My thanks to the team of Skywatch for hosting the meme.

Thursday, September 16, 2010

Foliage Plants

The predominant colour in my garden is green. While other gardens in the neighbourhood are spilling over with hibiscus and chrysanthemum blooms, my foliage plants seem to be thriving. I console myself that the lack of abundance of flowers may be due to the trees all around.
The Nailpolish Bromeliad Neoregalia spectabilis has come out with its rare pink flowers now.
Alocacia Metallica has dark leaves which look like a horse's face. They look striking against a wall. Small plantlets of this alocacia are sprouting up all over my garden now.

The huge leaves of this Anthurium have light coloured veins.

This is a native Lemon grass .The blades are razor sharp- I have had my fingers slashed by them twice! I use the leaves to flavour tea, and also for Thai cooking.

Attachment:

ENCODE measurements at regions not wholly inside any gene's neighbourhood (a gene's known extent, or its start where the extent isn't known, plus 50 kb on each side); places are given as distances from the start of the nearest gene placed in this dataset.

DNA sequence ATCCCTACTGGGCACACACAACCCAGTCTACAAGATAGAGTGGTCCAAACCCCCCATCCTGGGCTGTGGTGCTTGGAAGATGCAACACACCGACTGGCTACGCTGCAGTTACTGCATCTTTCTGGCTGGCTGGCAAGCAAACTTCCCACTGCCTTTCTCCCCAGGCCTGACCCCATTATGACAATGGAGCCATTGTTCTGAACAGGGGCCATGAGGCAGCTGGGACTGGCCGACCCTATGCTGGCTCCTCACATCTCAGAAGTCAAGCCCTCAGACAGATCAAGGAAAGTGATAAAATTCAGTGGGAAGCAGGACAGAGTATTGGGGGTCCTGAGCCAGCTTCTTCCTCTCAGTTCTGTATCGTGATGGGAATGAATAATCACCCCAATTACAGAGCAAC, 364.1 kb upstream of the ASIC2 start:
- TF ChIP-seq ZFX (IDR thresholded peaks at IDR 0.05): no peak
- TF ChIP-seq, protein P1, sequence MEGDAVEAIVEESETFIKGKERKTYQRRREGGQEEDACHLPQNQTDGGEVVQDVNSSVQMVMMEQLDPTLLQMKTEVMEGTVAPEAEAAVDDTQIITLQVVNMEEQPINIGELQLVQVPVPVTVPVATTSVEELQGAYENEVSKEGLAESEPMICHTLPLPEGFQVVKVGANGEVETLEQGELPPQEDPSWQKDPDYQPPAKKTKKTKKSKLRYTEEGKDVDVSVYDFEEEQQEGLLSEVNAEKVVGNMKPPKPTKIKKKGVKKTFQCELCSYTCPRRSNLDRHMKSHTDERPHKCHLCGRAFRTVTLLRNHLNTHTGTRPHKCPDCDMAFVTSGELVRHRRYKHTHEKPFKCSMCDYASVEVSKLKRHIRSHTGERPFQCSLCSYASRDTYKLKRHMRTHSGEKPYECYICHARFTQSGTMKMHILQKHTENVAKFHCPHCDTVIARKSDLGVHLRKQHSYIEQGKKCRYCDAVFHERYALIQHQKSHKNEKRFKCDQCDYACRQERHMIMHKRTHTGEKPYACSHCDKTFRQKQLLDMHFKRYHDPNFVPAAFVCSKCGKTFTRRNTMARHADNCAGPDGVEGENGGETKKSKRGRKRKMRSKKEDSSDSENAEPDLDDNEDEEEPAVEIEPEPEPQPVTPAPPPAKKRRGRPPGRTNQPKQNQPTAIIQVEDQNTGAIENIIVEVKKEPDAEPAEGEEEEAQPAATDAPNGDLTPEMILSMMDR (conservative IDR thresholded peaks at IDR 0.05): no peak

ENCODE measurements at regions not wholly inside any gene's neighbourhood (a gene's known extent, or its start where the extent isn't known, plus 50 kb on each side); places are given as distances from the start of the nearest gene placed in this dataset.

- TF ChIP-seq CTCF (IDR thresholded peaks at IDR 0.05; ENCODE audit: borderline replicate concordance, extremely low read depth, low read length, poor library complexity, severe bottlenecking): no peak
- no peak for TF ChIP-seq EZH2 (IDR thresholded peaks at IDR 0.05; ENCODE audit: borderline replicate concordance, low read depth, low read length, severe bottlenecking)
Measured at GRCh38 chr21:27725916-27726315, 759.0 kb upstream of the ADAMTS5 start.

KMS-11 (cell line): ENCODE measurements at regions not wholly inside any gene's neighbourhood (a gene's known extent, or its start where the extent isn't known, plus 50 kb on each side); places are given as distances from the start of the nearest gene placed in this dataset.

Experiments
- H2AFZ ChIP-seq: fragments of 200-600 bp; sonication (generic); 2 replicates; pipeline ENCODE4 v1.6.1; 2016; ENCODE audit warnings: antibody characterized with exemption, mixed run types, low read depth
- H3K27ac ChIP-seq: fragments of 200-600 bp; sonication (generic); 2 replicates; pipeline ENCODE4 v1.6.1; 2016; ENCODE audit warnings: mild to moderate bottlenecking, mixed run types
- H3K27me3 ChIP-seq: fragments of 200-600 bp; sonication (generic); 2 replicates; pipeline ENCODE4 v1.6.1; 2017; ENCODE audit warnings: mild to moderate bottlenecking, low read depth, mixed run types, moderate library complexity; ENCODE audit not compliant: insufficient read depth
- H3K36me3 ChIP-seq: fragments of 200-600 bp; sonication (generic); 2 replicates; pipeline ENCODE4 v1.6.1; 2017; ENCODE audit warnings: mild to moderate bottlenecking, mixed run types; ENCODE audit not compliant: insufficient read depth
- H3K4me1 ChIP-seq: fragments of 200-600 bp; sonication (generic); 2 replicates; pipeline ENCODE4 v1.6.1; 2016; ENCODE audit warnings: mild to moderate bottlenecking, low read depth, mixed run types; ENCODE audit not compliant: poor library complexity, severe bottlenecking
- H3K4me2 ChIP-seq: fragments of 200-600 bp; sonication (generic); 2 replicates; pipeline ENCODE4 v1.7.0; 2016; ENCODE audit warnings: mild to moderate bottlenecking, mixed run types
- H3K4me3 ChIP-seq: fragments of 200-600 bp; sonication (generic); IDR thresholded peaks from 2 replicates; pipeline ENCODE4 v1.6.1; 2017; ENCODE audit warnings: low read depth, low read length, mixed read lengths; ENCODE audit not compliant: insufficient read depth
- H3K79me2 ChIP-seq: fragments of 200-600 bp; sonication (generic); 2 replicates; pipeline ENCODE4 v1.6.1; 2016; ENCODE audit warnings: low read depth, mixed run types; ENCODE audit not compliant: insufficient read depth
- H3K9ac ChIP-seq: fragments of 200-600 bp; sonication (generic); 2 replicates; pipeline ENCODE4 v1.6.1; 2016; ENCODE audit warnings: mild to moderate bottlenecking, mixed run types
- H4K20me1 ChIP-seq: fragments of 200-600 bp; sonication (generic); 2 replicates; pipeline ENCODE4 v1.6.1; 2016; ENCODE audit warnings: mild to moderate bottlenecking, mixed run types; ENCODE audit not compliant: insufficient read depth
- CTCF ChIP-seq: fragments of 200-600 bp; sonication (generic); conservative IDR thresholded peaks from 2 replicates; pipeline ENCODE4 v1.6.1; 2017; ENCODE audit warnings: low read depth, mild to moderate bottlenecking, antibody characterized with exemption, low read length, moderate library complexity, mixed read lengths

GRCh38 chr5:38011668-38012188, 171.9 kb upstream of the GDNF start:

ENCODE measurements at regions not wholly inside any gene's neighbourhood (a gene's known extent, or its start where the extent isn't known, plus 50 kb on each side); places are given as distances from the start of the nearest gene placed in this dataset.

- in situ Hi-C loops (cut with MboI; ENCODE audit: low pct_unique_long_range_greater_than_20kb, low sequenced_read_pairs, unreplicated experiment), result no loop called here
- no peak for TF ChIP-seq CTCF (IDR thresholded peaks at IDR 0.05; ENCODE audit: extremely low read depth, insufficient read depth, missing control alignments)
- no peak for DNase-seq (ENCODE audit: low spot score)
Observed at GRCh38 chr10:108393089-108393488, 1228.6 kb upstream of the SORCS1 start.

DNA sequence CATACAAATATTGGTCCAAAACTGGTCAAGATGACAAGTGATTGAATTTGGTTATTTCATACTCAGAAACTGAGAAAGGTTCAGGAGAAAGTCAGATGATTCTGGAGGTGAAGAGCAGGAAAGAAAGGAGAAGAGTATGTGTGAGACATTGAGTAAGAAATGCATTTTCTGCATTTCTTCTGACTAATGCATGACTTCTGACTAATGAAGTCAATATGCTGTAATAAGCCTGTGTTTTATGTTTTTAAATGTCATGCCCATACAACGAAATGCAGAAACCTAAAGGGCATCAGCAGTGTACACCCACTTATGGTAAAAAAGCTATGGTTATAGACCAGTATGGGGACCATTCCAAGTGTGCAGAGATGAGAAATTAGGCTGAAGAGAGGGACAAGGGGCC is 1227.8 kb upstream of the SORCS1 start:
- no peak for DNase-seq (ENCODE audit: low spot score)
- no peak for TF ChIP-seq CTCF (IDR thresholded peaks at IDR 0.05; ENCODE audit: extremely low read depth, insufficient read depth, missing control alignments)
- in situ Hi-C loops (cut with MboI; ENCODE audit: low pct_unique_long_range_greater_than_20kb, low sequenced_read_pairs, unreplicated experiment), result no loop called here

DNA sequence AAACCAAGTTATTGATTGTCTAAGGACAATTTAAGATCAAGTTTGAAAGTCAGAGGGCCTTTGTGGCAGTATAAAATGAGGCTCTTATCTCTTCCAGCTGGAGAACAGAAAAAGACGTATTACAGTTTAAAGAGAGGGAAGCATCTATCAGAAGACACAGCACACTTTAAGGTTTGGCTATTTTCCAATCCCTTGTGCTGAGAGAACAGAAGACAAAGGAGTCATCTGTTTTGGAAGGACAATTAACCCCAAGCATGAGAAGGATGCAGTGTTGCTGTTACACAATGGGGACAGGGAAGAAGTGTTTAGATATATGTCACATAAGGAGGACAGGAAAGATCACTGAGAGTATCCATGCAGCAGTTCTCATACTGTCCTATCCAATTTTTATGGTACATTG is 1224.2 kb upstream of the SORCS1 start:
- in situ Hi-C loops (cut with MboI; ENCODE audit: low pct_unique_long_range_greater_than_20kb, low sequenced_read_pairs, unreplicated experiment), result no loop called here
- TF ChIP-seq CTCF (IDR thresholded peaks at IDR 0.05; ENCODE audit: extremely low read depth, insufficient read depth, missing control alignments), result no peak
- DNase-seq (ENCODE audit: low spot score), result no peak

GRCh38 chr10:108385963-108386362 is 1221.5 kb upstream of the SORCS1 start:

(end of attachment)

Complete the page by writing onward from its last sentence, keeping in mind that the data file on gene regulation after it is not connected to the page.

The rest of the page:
This is an Alpinia - a ginger. It is like a beam of sunshine in a corner of the garden.Its shell like flowers are also attractive.
Leaves have so many different shapes, textures and colours. I wonder why we overlook them .

Wednesday, September 15, 2010

Garden Blogger's Bloom Day Sept 2010

Tge goldend Chalice vine Solandra grandiflora is bravely putting out its huge trumpets in spite of the heavy rain.
My frog pond gets filled by rainwater, which the water lilies seem to like.

American Elderberry Sambucus canadensis has delicate, lace like inflorescence, which , I think is very strong to withstand the heavy rain.

Water Hyacinth blooms have such a delicate colour. They too seem to enjoy the rain.

The old faithful Hoya Carnosa is bravely bringing out flowers, which get destroyed in a day by the downpour.
Many thanks to Carol at May Dreams Garden for hosting Garden Blogger's Bloom Day.


This little frog had markings which make it almost invisible in its hunting ground.
It saves itself from the birds and snakes with the help of its camouflage.

This moth was sleeping on my window curtain the whole afternoon. It looked like a print on the fabric.

The mantid in the picture below sits quietly on the marigold, waiting for its prey.

The mantids I have seen in my garden are usually green, but this one had interesting markings, making it invisible among the French marigolds.
These are some of the friends of my garden.